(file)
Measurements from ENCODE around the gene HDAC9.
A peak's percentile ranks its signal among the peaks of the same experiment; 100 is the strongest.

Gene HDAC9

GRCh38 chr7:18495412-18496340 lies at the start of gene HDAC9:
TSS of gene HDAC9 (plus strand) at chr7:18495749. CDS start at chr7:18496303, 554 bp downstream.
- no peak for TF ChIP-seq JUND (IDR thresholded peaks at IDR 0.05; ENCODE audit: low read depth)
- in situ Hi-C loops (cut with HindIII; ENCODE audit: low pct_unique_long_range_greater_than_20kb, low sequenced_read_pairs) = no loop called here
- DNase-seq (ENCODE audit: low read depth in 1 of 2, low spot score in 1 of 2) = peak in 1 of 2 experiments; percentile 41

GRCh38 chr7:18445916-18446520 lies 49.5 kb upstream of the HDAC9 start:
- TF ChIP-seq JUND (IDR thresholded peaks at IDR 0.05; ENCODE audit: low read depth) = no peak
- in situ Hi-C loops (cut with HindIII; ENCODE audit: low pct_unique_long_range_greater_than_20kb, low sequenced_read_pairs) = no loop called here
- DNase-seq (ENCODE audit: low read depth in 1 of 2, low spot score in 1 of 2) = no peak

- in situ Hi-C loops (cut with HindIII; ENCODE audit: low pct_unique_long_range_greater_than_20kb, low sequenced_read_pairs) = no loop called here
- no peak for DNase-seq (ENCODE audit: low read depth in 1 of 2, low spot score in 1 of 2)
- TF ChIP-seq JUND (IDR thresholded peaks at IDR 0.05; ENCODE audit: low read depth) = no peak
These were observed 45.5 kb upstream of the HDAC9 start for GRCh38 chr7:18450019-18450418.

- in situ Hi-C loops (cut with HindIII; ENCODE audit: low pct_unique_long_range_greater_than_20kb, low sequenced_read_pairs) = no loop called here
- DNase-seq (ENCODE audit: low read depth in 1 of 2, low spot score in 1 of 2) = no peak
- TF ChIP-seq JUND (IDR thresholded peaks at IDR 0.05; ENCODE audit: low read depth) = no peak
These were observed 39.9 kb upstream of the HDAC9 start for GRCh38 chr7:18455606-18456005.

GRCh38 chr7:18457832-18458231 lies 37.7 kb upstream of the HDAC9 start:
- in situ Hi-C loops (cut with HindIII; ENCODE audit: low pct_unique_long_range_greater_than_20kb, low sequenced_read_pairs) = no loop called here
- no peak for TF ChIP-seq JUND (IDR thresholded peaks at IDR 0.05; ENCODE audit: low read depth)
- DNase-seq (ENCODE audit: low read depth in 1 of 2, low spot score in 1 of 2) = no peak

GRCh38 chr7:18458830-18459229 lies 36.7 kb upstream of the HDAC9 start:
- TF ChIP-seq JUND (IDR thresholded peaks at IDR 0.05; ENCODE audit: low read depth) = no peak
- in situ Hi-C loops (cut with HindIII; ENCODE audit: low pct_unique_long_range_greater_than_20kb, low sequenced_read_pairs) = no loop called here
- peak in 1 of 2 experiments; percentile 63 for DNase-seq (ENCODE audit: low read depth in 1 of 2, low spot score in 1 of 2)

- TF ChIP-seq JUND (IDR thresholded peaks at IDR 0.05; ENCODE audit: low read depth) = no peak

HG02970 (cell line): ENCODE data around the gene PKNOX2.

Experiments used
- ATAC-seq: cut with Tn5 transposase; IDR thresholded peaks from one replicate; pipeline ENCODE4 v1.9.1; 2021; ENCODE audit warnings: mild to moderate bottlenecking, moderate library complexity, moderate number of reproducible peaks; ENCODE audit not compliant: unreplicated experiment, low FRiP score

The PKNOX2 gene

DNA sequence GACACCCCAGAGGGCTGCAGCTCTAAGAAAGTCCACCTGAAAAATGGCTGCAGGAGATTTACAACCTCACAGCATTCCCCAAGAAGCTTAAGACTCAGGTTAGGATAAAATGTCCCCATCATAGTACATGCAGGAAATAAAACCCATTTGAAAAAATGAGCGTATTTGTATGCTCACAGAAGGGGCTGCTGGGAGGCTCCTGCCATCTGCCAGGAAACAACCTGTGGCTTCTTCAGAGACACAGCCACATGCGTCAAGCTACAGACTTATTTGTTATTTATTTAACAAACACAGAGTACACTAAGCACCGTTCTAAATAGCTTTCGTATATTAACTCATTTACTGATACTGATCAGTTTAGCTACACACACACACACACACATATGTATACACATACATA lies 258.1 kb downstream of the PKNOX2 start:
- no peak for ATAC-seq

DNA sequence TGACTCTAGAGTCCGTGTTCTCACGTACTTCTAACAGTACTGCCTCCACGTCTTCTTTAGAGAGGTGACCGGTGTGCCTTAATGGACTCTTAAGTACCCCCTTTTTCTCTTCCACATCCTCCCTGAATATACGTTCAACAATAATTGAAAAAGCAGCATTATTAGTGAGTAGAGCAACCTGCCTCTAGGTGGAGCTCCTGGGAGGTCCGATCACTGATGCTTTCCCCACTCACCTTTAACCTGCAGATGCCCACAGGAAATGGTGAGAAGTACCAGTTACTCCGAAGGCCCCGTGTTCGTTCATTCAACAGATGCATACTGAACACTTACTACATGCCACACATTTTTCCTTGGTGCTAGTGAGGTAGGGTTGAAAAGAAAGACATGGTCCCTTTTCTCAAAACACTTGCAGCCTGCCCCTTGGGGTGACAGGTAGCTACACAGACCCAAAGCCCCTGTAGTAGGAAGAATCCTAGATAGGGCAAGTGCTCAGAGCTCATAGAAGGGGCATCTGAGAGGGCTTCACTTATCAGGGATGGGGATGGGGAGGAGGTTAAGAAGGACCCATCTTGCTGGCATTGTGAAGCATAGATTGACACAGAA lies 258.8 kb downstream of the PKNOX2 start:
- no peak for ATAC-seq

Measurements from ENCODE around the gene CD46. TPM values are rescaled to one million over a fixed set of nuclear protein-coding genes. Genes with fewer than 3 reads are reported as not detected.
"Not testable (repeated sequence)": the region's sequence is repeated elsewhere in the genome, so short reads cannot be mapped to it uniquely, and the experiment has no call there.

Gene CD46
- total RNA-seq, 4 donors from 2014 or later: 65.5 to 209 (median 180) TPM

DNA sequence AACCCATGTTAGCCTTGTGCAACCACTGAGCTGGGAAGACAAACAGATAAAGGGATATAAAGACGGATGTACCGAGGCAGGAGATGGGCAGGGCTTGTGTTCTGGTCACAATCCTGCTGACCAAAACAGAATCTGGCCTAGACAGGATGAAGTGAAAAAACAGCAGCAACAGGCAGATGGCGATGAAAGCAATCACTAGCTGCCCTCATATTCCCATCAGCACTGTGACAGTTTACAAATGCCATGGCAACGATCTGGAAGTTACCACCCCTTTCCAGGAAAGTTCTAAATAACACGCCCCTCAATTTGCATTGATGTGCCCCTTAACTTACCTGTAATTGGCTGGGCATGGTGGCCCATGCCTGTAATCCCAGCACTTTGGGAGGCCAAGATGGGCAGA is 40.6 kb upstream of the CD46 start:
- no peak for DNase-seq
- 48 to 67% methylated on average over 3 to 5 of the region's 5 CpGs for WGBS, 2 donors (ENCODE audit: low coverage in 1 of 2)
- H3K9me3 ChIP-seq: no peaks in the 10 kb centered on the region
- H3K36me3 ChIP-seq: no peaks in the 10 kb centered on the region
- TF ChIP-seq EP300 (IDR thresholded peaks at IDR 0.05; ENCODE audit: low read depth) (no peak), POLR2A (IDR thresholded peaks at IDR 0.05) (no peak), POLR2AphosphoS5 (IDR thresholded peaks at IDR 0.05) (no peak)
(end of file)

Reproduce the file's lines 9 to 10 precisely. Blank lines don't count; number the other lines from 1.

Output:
GRCh38 chr7:18445916-18446520 lies 49.5 kb upstream of the HDAC9 start:
- TF ChIP-seq JUND (IDR thresholded peaks at IDR 0.05; ENCODE audit: low read depth) = no peak